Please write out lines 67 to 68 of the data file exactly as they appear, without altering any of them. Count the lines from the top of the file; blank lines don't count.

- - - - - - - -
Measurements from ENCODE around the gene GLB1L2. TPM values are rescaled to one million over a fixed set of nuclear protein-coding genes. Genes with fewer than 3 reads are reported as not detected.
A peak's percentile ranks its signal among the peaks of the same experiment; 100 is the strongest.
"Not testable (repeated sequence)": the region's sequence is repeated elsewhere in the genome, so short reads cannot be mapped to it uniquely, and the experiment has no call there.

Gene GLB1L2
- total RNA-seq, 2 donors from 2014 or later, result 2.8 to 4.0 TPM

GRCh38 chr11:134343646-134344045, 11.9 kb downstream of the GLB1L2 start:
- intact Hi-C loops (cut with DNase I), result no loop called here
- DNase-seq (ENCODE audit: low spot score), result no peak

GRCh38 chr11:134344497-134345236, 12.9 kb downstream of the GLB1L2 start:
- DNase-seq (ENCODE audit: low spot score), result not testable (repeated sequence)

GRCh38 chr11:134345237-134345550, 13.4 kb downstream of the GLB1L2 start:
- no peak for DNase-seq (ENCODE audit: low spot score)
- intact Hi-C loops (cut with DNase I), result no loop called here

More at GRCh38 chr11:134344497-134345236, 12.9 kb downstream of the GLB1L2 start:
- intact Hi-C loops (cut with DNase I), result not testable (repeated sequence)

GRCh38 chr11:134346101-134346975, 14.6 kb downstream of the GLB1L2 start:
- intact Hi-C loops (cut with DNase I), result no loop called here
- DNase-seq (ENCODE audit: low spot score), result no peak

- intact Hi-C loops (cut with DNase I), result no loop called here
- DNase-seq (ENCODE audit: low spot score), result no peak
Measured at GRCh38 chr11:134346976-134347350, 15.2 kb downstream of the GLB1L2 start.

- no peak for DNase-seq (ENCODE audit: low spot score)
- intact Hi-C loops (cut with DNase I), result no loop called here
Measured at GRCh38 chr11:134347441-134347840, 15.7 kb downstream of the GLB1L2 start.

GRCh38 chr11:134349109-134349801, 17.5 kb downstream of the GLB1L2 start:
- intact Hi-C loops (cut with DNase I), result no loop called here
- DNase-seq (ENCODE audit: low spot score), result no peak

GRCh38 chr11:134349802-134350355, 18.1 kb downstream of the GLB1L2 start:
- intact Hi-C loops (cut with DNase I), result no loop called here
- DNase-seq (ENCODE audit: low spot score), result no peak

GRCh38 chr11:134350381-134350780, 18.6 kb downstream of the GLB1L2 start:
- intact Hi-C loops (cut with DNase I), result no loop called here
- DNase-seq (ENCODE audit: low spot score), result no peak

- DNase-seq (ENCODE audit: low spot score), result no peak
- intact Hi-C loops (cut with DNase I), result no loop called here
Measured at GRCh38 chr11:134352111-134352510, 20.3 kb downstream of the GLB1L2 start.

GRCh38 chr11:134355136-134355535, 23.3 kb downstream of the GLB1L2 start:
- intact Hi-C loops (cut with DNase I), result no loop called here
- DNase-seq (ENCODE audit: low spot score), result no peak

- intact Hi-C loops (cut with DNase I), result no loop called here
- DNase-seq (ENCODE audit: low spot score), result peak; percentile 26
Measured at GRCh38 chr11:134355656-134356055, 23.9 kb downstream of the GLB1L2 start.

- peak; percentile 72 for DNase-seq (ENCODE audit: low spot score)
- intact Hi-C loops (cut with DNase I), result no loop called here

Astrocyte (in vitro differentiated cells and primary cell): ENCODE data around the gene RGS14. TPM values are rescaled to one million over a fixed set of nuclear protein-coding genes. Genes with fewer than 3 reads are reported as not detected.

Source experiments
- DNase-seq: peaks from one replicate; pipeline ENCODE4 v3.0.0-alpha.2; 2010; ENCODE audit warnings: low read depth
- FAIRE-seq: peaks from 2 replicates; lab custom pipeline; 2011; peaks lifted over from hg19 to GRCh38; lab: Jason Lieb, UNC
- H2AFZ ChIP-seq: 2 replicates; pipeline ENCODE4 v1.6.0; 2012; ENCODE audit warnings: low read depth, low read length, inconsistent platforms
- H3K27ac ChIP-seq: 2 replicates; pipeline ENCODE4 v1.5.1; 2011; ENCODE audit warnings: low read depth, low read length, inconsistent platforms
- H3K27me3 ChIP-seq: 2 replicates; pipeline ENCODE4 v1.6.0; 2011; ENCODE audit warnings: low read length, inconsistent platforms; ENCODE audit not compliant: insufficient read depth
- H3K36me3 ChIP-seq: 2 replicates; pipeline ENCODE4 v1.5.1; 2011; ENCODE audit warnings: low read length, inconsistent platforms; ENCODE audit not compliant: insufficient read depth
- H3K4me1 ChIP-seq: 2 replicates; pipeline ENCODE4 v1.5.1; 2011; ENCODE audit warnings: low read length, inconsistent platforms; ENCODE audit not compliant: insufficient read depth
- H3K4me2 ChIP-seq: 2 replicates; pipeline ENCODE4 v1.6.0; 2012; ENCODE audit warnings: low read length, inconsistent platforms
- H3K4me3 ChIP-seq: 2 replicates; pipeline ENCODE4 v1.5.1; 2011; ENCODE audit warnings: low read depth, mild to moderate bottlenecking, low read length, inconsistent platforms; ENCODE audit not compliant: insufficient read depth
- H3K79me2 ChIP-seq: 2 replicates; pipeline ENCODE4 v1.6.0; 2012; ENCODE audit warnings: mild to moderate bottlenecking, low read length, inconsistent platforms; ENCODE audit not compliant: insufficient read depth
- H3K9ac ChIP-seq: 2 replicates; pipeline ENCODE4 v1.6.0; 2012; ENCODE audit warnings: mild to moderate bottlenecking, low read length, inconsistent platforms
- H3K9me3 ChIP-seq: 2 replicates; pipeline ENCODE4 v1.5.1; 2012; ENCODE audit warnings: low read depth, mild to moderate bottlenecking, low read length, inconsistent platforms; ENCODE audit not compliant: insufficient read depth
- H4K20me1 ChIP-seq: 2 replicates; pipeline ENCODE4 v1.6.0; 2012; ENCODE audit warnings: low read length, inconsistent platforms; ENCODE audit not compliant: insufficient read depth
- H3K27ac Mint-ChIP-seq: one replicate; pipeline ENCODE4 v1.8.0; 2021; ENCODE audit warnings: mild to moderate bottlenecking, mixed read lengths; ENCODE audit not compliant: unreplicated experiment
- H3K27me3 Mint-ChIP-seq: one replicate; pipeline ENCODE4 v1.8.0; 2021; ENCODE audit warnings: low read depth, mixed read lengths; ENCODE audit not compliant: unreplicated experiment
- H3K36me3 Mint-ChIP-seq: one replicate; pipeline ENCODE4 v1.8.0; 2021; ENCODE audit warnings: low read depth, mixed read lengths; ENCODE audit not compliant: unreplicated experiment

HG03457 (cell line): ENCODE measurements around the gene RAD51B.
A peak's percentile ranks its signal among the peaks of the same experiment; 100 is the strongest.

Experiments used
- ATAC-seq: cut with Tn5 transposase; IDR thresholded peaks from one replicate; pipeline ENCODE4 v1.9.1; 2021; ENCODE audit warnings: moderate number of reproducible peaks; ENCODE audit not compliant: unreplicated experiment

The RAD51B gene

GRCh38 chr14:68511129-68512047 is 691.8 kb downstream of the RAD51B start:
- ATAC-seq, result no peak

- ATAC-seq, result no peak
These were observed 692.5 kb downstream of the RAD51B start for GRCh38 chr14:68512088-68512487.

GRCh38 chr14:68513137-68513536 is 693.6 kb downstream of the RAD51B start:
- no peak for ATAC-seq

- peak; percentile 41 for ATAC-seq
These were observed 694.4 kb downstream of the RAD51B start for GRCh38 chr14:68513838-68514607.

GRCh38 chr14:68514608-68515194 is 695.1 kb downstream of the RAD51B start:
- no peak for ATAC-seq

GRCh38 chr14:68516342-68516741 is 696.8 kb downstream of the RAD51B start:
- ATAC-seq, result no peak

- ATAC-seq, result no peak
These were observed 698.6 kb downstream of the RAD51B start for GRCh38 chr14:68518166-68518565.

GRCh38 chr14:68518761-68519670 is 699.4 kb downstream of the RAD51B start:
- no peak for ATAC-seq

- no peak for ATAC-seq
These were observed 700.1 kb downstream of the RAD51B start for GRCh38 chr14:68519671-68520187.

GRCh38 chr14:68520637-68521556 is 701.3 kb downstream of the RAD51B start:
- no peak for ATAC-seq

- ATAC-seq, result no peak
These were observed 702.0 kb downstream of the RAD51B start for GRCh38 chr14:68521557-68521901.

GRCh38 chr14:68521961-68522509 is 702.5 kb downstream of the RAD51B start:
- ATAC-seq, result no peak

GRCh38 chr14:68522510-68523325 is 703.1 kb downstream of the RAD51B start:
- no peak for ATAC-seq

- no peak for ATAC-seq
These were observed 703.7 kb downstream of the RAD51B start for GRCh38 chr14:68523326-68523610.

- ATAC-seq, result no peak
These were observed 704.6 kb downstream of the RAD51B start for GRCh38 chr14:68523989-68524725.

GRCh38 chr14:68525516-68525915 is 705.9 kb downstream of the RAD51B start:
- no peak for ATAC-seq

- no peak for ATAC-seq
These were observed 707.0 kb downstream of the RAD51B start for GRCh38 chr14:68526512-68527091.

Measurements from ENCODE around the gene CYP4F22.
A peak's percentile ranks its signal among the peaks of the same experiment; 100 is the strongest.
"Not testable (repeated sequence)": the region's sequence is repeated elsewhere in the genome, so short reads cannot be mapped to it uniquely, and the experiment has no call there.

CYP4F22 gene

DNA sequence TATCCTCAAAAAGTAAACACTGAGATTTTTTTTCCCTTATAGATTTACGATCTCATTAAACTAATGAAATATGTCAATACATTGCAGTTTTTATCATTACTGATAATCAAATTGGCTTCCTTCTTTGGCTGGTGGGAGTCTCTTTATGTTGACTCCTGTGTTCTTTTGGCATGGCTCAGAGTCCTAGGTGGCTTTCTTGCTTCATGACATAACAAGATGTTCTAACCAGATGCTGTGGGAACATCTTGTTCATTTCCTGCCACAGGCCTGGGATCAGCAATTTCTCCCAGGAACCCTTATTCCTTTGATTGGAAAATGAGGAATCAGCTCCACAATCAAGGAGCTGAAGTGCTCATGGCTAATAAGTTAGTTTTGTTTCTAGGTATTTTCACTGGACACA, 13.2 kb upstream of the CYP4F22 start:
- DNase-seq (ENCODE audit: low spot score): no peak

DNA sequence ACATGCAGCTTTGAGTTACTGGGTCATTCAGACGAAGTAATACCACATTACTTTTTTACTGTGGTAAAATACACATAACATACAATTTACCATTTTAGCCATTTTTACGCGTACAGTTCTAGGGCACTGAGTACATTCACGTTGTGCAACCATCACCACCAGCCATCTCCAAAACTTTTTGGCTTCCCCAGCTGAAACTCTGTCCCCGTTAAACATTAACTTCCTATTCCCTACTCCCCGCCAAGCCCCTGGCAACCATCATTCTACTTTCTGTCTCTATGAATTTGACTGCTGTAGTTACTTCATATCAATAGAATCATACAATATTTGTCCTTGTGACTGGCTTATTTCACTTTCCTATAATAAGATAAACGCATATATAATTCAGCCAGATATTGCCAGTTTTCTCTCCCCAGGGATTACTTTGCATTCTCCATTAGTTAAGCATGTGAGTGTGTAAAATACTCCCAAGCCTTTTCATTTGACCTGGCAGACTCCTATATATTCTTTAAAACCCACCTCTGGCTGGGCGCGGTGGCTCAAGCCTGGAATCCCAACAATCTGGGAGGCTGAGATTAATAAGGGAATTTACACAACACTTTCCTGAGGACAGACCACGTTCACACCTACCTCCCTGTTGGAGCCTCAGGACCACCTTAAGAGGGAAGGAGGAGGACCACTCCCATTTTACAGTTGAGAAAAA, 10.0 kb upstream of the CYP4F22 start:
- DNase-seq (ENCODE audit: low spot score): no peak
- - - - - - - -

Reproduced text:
The RAD51B gene

GRCh38 chr14:68511129-68512047 is 691.8 kb downstream of the RAD51B start: